Apple recently opened a special section of their App Store to showcase learning and communication tools for students with special needs. These Assistive Technologies are for Apple mobile platforms like the iPad, iPhone and iPod. The aggregated tools contain the best of 3rd party applications, ranging from free tools to a few hundred dollars per app.
The section of the App Store, titled “Special Education: Learning for Everyone” features categories like Sign Language Development, Communication, Emotional Development, Literacy & Learning, and more. Apple’s long history of encouraging technology in the classroom has extended their emphasis to educational mobile technology in post-millennium years.
Apple mentions that Macs have “dozens of assistive technologies — many of which you won’t find in other operating systems at any price. And with the development of universal access features for iPod and iPhone, Apple is taking these technologies to a new level.” Recently, many of the Apps developed for iPod and iPhone touch screen technology been expanded for use with the iPad, including feature-rich updates and new user-friendly interfaces.
Mobile devices in classrooms have been met with mixed reviews; some classrooms embrace the use of mobile and social networking as ubiquitous tools that cannot be ignored. Others see them as classroom disruptions. Despite the varied opinions, special needs students stand to gain the most from existing educational mobile applications.
Audrey Watters states in Read Write Web: “Some educators have found the iPad in particular to be well-suited for Special Education programs, as it can provide multiple paths for engagement and expression for struggling learners and special needs students.”
Friendship Circle is familiar with Assistive Technologies available for the Apple mobile app platform. Lila Bechmann, a 10-year-old with non-verbal Autism, found difficulties in day-to-day communication and decision-making. Seeking a solution, Lila began using Proloquo2go and iPrompts. Proloquo2go is a augmentative and alternative communication (AAC) program, a powerful text-to-speech (TTS) app that uses images to allow users to “speak” with automatic sentence conjugations and a vocabulary of over 7000 words.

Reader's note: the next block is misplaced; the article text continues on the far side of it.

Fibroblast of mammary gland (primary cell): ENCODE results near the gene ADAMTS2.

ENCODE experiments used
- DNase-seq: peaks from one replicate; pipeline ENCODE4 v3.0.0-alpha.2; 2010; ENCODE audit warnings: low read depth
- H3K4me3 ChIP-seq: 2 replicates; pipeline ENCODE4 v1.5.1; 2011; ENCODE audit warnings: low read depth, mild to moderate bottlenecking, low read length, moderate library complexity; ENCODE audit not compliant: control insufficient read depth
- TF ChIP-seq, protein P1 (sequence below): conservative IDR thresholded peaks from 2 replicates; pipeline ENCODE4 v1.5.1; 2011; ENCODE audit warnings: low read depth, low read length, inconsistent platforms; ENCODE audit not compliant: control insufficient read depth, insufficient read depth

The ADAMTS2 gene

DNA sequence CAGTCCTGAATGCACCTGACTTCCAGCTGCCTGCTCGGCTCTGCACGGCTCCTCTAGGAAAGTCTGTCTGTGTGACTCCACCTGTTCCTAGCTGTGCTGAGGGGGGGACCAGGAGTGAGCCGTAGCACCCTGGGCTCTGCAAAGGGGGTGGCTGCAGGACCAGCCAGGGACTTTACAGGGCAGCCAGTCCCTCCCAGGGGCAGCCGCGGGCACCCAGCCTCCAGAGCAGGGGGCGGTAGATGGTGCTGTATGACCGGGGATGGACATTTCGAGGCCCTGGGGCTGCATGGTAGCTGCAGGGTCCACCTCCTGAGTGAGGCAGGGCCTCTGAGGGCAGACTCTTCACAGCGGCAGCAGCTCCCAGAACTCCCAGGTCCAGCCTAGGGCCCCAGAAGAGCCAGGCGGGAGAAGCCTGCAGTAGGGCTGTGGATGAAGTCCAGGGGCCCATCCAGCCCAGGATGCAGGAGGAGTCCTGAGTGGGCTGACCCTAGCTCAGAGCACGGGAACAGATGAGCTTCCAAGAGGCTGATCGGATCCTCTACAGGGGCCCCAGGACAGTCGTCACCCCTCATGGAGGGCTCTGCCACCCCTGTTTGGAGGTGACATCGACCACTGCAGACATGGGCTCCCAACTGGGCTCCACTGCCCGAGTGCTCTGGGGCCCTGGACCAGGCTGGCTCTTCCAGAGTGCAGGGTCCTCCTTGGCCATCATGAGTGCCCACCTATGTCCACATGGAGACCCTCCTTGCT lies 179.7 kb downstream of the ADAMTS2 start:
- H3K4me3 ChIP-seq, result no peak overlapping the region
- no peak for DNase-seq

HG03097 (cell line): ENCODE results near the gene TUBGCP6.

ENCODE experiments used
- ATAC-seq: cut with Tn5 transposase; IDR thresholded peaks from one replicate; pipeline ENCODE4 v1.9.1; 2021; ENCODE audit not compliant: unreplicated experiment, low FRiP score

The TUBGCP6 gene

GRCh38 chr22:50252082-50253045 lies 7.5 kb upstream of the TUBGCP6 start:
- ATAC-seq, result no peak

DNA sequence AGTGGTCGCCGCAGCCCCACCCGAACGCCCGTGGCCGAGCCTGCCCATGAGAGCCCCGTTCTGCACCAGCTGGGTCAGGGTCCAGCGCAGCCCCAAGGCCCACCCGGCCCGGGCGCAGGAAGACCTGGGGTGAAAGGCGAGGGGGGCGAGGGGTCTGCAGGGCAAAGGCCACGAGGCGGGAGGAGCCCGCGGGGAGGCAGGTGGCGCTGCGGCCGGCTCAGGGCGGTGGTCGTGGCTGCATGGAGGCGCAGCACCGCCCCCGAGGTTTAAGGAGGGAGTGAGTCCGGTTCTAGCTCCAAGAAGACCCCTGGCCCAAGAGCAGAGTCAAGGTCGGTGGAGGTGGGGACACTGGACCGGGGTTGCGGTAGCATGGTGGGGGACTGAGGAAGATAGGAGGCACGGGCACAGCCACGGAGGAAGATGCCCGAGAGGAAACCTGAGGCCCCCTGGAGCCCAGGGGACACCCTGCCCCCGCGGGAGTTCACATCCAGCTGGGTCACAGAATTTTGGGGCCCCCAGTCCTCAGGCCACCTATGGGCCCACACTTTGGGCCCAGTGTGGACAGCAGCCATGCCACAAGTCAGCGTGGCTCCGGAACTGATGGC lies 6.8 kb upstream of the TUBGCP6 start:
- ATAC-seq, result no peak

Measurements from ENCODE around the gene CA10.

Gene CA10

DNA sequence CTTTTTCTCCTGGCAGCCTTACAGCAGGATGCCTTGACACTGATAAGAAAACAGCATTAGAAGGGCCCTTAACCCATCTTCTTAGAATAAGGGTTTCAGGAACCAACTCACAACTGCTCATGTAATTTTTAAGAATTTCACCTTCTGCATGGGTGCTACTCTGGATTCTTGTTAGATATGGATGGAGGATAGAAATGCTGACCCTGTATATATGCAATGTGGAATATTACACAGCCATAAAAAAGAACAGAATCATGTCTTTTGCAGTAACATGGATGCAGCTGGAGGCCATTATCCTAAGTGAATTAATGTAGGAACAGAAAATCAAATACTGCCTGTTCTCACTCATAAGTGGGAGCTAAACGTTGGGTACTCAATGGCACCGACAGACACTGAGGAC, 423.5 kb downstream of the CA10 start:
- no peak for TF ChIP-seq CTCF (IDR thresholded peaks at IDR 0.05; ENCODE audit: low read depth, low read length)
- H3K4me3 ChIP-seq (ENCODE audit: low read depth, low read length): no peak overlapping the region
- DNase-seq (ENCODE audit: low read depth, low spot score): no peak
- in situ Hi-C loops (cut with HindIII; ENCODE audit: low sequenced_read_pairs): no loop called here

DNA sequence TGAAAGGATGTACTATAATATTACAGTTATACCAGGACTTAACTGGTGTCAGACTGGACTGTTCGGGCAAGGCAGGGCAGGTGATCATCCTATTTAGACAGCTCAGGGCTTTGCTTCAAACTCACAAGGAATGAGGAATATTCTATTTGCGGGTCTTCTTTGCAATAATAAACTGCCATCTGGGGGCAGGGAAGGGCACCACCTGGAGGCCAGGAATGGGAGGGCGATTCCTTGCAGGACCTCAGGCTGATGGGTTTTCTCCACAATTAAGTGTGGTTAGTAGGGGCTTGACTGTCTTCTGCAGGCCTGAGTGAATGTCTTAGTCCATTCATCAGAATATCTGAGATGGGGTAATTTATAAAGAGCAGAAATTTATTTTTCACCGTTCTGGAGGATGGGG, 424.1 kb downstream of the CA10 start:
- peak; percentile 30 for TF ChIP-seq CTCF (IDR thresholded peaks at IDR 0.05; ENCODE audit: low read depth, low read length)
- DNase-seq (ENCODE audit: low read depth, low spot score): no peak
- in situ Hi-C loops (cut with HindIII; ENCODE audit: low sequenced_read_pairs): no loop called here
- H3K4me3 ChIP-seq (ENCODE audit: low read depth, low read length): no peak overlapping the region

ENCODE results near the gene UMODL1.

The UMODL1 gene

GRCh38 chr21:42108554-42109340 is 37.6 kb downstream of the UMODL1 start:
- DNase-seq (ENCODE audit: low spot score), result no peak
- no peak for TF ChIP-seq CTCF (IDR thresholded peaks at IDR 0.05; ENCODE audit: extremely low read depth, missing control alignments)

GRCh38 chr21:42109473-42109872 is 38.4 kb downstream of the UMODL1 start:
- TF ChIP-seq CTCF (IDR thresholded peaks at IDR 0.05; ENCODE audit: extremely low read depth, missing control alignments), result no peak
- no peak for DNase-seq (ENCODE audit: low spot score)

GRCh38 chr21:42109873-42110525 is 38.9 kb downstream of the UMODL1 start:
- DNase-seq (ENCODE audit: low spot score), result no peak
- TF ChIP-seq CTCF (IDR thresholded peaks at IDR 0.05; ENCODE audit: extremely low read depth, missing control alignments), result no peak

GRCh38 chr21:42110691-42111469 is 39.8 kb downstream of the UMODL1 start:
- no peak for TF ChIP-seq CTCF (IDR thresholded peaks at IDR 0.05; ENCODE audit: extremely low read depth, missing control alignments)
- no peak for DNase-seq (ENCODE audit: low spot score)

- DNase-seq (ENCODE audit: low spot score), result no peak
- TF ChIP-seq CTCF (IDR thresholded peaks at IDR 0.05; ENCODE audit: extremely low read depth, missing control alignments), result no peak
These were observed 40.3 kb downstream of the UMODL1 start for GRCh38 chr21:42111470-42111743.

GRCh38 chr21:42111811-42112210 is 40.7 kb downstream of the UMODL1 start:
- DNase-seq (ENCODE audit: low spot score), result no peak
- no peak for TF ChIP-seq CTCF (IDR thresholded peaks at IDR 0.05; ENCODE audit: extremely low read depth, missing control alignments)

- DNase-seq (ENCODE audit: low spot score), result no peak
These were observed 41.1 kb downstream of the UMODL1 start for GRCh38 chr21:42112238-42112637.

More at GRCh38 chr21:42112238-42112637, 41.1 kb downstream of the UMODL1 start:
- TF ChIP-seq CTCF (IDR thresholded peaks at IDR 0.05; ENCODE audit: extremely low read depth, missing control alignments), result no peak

“At Friendship Circle, we have programmed all the things to do in [Proloquo2go] and she can pick activities from it.” Says Marlowe Bechmann, Lila’s mom. “She never asked for the sandbox because she didn’t know it was an option. Last week, she picked it after bikes and swing and LOVED it.”
iPrompts is a visual scheduling app that can be updated on the device or from the web. “[It is] so helpful in communicating to your child, where you are going and what the family schedule is for that particular day.” Says Marlowe.
She continues to explain that the visuals of the app allowed Lila to grasp the concept of going to a specific restaurant more quickly than Lila would have without the app. “She recognized the restaurant from the picture, but the words might not have meant anything to her.”
While some may debate the usefulness of mobile devices in education, it is clear that buzzwords like “intuitive computing” have a strong place when speaking about special needs education. Apple’s call-to-action for the use of mobile apps in special education, augmented by their decades-long support of technology in the classroom, shows that the best tools for educating can appear in unlikely places that were once reserved only for playtime, but now blur learning and play.